Report #190, March 2008
In this report, the Commission urges the state to provide more attention and oversight to substance abuse treatment, and calls for reforms that would improve the treatment system and help avoid costs in the health, human service and corrections systems.
During its review, the Commission found that when done right treatment is a cost effective way to improve public health and safety, keep families whole, reduce demand on the programs that result from addiction and reduce costs related to those programs. California, however, lacks a coherent substance abuse treatment system that integrates the state’s health care, foster care and corrections systems. Counties use widely divergent approaches to treatment with little oversight or accountability for results. The Commission also found that the state spends more than $1 billion annually on substance abuse treatment and billions more on the consequences of failing to treat addiction. The Commission found transforming the state’s substance abuse treatment system and focusing on improved outcomes and accountability could help the state cut costs associated with addiction that burden so many of the state’s systems.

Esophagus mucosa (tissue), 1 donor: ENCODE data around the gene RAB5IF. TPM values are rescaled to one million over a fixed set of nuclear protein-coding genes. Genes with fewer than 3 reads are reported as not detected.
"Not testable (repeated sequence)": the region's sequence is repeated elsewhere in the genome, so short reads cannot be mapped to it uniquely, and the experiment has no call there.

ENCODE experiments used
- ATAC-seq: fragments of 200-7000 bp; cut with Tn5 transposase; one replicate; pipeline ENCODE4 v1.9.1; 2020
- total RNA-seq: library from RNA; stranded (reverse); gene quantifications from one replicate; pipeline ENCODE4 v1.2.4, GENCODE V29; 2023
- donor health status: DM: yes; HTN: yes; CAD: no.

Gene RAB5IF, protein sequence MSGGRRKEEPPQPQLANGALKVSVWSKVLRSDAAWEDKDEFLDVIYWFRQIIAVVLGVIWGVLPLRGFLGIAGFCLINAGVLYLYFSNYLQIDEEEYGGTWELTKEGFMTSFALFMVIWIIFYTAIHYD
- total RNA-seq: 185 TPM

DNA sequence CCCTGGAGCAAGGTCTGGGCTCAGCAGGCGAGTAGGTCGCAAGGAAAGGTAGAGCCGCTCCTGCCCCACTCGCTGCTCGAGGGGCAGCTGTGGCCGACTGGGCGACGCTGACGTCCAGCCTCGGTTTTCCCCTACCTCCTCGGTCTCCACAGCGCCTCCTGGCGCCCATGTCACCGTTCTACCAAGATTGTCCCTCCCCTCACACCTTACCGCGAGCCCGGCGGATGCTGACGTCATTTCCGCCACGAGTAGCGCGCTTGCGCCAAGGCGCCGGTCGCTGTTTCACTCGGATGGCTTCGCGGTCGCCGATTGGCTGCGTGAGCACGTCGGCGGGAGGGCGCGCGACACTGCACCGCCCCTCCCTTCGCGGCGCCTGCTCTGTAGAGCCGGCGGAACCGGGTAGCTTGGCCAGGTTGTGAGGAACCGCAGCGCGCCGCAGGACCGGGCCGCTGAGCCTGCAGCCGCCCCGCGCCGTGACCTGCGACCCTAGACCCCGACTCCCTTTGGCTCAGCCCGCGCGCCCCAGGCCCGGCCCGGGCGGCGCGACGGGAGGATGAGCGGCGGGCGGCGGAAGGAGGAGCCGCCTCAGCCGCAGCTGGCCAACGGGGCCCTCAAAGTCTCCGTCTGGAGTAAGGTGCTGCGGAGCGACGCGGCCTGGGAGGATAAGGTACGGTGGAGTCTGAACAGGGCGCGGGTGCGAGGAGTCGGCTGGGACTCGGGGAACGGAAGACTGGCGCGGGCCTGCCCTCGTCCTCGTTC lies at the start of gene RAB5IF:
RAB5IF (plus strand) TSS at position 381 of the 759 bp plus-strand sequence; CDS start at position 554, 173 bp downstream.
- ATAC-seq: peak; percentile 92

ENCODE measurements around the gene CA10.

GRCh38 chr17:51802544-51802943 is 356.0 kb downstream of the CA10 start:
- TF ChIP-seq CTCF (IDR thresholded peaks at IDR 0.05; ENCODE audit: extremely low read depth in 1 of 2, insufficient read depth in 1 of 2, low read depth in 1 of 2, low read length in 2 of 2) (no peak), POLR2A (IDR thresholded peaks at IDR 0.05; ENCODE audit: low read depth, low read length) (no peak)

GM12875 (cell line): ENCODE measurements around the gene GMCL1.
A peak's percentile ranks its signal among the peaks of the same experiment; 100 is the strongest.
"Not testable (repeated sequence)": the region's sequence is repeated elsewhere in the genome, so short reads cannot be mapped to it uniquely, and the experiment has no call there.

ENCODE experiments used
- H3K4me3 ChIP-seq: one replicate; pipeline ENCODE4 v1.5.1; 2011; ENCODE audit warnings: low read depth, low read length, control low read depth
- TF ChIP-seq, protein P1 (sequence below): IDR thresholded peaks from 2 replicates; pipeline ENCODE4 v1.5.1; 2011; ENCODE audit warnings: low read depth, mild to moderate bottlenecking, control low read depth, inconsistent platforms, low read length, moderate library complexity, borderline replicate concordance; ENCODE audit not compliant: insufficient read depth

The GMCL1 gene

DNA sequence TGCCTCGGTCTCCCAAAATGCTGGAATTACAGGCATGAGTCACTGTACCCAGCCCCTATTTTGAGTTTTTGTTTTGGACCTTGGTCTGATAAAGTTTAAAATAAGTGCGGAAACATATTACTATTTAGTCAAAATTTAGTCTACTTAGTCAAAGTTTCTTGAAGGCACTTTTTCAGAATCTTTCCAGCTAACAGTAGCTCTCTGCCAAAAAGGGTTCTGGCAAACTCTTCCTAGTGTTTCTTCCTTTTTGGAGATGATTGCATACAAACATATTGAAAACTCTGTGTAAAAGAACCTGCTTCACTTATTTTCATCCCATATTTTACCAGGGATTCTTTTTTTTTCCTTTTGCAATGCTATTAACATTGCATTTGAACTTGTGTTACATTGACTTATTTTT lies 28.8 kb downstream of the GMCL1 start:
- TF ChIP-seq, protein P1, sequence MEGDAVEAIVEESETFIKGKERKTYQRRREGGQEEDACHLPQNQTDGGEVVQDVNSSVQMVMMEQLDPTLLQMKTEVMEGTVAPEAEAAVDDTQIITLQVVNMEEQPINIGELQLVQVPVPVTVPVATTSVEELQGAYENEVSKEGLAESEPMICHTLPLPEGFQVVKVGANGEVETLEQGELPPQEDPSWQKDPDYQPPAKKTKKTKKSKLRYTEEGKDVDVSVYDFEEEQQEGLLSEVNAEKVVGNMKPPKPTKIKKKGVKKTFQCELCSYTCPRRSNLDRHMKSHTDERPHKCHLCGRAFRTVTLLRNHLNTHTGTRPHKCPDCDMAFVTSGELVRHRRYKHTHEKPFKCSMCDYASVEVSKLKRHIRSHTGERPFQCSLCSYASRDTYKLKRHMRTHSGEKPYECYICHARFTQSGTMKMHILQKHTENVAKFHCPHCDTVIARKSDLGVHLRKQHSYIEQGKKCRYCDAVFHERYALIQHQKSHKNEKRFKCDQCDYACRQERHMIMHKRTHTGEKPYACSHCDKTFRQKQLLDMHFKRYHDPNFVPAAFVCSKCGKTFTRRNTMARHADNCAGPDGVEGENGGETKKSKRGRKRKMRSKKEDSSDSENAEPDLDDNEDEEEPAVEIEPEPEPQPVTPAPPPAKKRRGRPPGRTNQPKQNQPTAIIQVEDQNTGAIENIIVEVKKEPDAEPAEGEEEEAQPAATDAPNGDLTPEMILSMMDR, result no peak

The Commission recommends a new treatment system model that emphasizes screening for signs of alcohol and drug abuse and early intervention strategies. The Commission also recommends employing evidence-based strategies to treat addiction, linking state funding with improved outcomes, and improving the Substance Abuse and Crime Prevention Act, or Proposition 36, by increasing the use of proven practices such as drug court models.